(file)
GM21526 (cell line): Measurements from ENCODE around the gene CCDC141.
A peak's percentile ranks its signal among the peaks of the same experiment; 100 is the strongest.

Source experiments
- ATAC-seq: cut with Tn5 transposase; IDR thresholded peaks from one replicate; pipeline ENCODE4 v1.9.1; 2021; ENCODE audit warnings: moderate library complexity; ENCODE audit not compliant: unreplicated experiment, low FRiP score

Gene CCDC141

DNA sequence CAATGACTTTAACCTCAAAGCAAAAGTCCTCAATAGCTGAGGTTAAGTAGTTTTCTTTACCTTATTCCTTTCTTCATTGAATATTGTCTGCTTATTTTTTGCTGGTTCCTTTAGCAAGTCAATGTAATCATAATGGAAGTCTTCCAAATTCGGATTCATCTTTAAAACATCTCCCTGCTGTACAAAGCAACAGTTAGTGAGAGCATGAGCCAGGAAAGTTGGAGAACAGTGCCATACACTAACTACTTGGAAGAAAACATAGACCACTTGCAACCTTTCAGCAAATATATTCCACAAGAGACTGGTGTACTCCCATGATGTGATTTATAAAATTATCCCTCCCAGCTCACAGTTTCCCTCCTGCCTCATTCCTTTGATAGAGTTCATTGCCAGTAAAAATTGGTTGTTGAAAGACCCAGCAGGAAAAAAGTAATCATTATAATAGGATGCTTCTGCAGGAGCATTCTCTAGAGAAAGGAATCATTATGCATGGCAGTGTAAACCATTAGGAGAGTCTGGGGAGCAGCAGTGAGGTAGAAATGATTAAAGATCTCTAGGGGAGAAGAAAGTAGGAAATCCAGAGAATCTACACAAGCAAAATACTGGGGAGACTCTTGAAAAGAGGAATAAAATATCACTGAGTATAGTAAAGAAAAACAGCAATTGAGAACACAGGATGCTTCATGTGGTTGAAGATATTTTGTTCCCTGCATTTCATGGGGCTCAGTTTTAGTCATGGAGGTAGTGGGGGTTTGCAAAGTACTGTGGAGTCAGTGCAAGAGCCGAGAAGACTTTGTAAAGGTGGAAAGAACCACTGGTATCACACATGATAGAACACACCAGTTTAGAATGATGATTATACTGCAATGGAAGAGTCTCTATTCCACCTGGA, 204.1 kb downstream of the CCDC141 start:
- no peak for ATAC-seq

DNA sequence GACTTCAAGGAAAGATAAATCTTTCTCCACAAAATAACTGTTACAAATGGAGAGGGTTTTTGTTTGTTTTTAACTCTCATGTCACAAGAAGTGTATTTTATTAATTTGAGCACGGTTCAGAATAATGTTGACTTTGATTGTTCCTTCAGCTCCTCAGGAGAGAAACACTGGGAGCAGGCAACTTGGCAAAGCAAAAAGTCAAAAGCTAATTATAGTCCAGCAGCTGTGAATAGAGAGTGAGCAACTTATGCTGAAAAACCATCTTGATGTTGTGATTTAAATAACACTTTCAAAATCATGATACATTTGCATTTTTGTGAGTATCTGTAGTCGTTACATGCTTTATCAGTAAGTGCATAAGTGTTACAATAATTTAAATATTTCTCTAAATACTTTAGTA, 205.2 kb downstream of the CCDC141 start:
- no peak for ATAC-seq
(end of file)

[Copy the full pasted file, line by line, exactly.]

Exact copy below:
GM21526 (cell line): Measurements from ENCODE around the gene CCDC141.
A peak's percentile ranks its signal among the peaks of the same experiment; 100 is the strongest.

Source experiments
- ATAC-seq: cut with Tn5 transposase; IDR thresholded peaks from one replicate; pipeline ENCODE4 v1.9.1; 2021; ENCODE audit warnings: moderate library complexity; ENCODE audit not compliant: unreplicated experiment, low FRiP score

Gene CCDC141

DNA sequence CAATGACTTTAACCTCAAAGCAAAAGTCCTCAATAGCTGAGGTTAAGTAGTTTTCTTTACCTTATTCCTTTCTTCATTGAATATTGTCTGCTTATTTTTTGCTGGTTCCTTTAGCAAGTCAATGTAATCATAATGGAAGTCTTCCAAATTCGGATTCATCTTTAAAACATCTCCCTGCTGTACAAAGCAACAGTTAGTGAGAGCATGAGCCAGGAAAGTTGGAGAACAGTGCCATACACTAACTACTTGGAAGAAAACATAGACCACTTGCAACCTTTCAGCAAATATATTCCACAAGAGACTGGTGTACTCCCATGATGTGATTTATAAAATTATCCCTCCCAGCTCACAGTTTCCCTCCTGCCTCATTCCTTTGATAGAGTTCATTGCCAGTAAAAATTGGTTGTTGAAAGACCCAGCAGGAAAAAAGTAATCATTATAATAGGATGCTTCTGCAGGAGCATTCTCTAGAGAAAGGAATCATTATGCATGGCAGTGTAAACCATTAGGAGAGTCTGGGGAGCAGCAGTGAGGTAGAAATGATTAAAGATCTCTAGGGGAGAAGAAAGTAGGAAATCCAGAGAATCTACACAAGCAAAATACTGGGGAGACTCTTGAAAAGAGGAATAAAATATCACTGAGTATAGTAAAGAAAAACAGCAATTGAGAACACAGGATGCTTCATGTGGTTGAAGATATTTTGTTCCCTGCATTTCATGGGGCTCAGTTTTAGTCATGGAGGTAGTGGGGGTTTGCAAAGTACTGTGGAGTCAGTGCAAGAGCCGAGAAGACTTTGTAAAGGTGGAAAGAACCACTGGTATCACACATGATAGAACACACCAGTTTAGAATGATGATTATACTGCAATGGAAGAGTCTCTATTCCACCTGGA, 204.1 kb downstream of the CCDC141 start:
- no peak for ATAC-seq

DNA sequence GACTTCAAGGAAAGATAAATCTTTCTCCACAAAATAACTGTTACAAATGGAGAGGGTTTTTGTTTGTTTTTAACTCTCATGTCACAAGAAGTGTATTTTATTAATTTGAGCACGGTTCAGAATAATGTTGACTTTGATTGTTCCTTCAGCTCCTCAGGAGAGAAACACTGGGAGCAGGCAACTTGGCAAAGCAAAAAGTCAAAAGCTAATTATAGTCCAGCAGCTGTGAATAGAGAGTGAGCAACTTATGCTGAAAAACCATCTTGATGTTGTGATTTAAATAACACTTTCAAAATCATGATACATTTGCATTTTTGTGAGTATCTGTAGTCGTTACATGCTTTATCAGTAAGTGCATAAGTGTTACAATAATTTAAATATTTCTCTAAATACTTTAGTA, 205.2 kb downstream of the CCDC141 start:
- no peak for ATAC-seq